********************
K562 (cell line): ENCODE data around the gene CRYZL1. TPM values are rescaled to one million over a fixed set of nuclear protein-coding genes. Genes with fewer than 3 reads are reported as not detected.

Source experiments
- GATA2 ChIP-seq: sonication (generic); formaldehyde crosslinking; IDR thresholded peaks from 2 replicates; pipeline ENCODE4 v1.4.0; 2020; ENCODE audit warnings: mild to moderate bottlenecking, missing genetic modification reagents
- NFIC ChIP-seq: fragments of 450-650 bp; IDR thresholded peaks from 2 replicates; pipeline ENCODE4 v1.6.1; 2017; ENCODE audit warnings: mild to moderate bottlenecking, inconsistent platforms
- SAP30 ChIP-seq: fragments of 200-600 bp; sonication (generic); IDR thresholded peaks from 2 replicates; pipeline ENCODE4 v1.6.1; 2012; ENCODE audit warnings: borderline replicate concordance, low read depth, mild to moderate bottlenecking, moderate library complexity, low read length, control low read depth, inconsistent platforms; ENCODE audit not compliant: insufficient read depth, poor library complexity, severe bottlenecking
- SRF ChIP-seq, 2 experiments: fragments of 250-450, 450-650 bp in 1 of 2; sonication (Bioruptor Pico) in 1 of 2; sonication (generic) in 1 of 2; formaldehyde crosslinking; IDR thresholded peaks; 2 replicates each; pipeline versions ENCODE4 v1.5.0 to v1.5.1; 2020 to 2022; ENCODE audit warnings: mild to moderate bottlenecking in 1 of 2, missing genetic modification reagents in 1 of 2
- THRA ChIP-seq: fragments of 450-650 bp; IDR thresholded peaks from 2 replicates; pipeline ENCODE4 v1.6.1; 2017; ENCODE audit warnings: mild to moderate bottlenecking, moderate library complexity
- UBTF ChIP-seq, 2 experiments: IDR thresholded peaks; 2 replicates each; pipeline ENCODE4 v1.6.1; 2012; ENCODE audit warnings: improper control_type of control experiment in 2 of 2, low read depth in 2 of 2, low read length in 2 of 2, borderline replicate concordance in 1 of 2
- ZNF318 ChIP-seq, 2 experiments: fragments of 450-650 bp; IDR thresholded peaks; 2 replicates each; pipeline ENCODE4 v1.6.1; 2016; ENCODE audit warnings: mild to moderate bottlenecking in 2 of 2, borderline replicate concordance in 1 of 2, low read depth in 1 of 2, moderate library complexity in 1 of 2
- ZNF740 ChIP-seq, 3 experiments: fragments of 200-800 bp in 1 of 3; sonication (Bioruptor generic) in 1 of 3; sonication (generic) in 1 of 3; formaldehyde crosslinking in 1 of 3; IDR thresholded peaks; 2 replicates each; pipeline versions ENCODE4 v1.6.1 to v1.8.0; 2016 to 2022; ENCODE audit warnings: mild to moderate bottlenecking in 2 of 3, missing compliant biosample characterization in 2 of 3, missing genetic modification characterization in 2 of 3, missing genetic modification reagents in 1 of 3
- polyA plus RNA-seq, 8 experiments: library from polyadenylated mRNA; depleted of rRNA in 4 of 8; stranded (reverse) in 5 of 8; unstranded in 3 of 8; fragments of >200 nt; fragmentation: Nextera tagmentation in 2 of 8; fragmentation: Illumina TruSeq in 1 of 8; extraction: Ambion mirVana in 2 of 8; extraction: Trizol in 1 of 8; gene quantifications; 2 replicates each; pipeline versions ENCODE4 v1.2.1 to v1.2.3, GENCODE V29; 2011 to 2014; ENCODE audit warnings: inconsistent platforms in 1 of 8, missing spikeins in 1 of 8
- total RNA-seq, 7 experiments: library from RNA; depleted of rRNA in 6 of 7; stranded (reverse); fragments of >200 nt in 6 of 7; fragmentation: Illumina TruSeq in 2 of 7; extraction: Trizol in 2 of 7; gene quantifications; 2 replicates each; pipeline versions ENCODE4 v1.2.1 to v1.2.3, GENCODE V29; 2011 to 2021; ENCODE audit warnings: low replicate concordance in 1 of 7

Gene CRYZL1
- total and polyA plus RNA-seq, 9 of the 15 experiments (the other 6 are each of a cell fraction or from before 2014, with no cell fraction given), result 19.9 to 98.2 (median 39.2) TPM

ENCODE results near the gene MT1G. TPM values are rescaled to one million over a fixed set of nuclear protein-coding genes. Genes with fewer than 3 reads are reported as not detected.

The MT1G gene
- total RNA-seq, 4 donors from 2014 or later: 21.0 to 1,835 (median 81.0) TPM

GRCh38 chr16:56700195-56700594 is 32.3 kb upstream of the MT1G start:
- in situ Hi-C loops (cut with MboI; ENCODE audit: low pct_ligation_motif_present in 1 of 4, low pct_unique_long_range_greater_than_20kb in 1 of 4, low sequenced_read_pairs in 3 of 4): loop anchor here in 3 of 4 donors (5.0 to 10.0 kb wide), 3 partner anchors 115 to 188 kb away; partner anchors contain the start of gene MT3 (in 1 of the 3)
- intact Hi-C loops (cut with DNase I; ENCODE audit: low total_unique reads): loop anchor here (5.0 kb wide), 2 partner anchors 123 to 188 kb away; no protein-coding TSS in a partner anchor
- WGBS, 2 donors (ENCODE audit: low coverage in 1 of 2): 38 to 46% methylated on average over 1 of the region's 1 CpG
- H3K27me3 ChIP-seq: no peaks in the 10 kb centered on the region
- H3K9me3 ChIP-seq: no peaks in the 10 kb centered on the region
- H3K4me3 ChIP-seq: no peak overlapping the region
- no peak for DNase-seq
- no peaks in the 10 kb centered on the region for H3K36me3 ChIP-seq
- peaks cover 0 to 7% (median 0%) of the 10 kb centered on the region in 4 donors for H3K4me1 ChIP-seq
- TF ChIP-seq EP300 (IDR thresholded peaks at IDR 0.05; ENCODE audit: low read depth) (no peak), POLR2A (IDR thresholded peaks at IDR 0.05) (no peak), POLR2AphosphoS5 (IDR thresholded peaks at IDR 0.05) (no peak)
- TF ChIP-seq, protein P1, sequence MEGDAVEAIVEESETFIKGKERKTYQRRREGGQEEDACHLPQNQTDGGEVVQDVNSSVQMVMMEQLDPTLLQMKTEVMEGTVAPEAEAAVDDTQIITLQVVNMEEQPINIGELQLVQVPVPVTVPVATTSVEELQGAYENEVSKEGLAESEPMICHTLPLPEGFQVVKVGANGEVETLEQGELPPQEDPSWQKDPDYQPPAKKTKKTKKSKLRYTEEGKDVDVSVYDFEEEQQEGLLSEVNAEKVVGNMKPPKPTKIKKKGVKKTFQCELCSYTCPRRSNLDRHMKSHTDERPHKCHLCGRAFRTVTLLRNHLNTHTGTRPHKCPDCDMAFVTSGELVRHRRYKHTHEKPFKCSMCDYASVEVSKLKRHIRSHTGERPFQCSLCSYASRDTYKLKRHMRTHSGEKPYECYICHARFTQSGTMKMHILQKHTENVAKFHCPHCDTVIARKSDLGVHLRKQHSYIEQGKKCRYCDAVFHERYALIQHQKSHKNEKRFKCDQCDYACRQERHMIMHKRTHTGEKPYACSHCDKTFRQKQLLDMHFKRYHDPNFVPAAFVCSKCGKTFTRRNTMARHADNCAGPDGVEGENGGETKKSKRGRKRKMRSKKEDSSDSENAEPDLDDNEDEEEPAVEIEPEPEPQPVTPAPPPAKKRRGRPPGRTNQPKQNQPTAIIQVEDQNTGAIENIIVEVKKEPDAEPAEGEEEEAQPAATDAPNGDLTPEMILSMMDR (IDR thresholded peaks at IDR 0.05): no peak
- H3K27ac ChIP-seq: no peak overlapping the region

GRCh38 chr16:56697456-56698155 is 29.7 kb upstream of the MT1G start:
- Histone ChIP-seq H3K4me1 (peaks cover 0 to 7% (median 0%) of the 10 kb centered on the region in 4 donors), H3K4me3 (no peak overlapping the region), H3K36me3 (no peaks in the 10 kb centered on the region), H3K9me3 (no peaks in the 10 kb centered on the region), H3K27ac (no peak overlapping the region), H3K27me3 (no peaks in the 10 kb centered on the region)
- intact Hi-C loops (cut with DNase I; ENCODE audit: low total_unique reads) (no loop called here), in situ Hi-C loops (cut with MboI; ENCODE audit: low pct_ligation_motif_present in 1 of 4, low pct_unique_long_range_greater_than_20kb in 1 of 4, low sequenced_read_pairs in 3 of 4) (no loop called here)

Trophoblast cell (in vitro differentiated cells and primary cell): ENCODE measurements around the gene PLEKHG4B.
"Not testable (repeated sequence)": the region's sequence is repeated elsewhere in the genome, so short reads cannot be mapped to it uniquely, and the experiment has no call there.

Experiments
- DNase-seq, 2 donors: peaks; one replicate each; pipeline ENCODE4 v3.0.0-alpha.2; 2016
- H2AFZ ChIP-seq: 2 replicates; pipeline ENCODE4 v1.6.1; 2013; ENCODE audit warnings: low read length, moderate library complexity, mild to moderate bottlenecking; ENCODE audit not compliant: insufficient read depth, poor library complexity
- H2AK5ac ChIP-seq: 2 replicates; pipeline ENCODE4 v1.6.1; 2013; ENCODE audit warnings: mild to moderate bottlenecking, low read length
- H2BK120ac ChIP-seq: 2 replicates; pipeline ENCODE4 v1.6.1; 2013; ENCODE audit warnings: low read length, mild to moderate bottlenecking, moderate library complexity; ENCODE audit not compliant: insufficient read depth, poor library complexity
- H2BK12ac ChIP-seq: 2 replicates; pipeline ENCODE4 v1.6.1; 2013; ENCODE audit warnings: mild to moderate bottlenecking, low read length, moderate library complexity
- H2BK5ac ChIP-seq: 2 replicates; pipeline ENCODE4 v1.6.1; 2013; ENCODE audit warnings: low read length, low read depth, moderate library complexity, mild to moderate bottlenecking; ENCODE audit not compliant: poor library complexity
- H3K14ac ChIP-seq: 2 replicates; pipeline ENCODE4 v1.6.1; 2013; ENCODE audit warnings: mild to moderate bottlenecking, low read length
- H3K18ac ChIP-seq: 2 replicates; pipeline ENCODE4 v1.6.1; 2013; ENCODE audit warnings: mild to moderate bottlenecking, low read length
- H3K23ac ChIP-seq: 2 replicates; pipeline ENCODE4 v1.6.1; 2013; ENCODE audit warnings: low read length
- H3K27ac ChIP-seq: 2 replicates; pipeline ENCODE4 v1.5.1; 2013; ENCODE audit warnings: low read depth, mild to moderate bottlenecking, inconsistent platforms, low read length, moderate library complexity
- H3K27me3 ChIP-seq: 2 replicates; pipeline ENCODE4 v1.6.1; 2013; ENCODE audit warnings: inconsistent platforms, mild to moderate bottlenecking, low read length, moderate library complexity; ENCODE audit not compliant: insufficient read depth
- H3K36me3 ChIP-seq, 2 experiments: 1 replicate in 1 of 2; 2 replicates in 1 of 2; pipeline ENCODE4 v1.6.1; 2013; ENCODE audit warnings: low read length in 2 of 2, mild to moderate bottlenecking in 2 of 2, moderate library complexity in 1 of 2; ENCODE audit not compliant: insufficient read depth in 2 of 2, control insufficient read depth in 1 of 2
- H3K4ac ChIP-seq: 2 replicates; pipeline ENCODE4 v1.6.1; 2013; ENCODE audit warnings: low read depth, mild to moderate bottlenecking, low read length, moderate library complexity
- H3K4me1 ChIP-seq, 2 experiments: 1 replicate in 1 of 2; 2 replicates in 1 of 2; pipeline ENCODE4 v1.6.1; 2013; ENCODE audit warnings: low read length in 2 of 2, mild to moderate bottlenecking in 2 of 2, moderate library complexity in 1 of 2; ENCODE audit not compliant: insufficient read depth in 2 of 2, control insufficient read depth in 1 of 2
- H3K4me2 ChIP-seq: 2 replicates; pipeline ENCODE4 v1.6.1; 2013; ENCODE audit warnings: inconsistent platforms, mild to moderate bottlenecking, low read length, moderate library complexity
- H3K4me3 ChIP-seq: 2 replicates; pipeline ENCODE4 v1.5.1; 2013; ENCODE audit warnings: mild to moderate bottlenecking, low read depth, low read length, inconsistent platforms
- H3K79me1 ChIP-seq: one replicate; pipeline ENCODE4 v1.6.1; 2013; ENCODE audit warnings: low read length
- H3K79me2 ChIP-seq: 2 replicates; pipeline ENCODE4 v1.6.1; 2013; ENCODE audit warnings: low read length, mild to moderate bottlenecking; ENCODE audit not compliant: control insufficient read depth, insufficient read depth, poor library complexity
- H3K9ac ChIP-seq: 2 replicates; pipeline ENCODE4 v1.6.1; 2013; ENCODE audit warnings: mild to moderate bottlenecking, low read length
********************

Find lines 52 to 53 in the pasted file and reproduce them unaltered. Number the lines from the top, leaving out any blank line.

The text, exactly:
- H3K4me3 ChIP-seq: 2 replicates; pipeline ENCODE4 v1.5.1; 2013; ENCODE audit warnings: mild to moderate bottlenecking, low read depth, low read length, inconsistent platforms
- H3K79me1 ChIP-seq: one replicate; pipeline ENCODE4 v1.6.1; 2013; ENCODE audit warnings: low read length